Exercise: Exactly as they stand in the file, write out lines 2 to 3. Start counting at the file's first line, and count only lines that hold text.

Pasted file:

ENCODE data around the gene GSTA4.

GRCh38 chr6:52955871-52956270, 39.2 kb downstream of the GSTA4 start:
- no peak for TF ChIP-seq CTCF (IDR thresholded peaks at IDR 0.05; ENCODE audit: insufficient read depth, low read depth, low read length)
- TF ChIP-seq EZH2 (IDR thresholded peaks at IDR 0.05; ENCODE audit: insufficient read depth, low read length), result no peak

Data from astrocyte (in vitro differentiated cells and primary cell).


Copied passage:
GRCh38 chr6:52955871-52956270, 39.2 kb downstream of the GSTA4 start:
- no peak for TF ChIP-seq CTCF (IDR thresholded peaks at IDR 0.05; ENCODE audit: insufficient read depth, low read depth, low read length)